The federal Clean Water Act is an important law which establishes the standards that must be followed in discharging pollutants into bodies of water, as well as the standards regulating surface water quality. The federal agency charged with enforcing the Clean Water Act is the Environmental Protection Agency, and the agency has put into place various pollution control programs and established water quality standards for surface water contaminants.
When persons or entities fail to abide by their duties under the Clean Water Act, the EPA is responsible for stepping in and addressing those violations. The manner of enforcement can be either civil or criminal in nature. In civil administrative enforcement, the approach is to bring the offending party into compliance with the law, either by a notice of violation or an order that the individual or entity come into compliance with the law or clean up a site that has been polluted (or pay for cleanup already performed).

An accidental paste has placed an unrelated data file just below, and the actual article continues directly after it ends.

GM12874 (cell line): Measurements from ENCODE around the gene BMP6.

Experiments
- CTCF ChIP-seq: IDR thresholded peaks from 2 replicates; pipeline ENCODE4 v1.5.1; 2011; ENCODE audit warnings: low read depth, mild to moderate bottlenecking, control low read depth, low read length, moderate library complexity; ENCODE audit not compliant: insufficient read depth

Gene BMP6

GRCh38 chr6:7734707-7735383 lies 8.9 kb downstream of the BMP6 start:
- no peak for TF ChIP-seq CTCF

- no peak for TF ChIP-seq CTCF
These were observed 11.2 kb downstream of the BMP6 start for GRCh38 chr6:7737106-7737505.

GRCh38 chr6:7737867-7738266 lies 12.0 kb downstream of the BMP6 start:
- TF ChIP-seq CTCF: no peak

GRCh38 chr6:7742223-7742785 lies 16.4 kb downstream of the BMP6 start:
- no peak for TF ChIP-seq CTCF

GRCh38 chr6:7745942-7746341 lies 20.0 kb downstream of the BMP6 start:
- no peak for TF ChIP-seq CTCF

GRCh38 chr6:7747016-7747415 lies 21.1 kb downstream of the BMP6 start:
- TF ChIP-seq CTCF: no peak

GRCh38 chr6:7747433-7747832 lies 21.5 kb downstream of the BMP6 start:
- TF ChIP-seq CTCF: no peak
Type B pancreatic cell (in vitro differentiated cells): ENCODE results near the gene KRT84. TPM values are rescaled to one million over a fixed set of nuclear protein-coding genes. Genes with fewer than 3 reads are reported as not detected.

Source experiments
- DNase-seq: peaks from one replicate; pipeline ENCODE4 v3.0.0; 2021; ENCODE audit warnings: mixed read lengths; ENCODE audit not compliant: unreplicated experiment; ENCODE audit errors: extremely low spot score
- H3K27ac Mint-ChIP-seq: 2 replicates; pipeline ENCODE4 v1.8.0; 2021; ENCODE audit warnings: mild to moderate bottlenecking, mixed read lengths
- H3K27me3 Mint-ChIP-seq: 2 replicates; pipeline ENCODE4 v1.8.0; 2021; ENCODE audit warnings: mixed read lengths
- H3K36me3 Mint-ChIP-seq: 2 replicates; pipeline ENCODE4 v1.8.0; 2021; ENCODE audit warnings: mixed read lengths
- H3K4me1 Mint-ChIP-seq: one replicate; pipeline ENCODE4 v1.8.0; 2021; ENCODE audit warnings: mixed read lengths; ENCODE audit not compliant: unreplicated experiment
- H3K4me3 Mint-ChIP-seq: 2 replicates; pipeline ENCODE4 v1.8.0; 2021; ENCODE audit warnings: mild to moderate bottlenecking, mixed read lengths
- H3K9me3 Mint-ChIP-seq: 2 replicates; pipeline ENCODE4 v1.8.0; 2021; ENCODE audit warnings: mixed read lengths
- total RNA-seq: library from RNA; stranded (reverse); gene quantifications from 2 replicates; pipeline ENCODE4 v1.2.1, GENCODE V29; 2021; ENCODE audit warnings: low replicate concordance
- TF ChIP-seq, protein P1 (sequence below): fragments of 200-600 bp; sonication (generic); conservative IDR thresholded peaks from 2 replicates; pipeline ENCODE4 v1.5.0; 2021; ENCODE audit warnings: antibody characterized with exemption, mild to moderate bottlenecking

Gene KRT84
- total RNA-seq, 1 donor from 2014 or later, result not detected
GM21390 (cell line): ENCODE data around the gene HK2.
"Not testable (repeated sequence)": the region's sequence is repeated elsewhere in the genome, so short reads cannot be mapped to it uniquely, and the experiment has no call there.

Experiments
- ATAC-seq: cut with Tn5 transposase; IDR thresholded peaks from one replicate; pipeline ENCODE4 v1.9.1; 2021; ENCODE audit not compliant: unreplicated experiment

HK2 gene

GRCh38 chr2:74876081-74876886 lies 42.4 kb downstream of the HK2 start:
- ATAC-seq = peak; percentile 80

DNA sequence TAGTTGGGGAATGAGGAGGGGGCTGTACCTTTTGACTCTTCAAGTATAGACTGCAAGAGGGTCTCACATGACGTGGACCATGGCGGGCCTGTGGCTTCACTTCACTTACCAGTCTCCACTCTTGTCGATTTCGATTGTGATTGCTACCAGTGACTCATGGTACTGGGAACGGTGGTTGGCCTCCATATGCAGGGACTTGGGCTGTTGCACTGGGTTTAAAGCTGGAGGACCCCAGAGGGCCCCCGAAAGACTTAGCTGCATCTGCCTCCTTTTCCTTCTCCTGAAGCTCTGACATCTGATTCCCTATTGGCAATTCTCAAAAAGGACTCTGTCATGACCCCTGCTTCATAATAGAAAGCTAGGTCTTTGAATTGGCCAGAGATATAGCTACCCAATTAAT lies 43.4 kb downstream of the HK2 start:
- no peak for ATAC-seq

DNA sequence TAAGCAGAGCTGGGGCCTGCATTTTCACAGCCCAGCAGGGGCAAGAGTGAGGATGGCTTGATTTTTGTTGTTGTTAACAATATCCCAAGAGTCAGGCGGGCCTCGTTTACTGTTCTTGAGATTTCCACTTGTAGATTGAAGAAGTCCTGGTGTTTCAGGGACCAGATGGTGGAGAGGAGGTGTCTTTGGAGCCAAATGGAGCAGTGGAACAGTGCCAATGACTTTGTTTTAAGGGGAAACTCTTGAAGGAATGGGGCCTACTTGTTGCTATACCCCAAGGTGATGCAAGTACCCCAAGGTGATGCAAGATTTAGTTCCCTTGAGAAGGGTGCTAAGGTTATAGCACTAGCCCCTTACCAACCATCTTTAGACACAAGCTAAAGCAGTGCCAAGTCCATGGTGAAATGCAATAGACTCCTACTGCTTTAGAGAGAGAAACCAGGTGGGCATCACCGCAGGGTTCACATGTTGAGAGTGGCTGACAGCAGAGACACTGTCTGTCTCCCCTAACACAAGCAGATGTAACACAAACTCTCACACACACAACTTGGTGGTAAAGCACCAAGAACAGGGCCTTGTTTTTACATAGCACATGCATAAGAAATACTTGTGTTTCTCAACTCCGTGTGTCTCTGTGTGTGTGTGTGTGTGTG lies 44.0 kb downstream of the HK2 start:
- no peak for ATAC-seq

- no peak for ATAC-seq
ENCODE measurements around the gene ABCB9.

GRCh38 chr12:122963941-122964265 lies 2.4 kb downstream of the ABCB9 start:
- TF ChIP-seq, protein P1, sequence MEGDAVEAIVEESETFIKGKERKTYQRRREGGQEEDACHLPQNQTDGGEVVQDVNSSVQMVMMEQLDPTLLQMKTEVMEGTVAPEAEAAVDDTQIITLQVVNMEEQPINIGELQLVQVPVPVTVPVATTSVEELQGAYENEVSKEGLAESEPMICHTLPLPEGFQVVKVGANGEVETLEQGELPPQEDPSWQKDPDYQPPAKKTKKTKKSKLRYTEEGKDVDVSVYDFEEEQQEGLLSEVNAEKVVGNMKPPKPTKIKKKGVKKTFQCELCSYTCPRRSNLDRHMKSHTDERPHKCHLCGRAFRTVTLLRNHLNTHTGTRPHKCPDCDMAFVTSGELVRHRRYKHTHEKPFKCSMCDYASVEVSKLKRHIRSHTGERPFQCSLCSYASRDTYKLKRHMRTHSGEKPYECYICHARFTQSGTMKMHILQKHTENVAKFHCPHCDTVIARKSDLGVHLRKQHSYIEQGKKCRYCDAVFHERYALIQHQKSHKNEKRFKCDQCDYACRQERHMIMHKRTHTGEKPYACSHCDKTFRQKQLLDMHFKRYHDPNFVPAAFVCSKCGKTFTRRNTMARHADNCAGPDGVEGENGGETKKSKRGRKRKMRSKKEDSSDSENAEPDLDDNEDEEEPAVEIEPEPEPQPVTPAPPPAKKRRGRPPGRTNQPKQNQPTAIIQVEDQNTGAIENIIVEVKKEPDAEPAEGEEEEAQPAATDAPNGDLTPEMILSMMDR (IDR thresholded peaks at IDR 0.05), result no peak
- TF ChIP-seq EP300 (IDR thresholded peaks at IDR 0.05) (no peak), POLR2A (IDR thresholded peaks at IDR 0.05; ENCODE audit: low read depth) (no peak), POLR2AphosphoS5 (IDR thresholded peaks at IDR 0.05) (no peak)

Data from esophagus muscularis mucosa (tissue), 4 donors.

Penalties, settlements, injunctive relief and environmental improvement projects may or may not be associated with a civil action, depending on the case. When civil enforcement involves formal litigation, either the Department of Justice of a state Attorney General will get involved, depending on whether or not the violation is regulatory in nature. Criminal actions may be pursued in cases of serious violations, in which case criminal penalties may be imposed, including incarceration for individual defendants.
Having briefly explored the tools of enforcement, we’ll look in our next post at how individual citizens can help in the enforcement of the Clean Water Act.
Source: Environmental Protection Agency, “Enforcement Basic Information,” Accessed Jan. 21, 2015.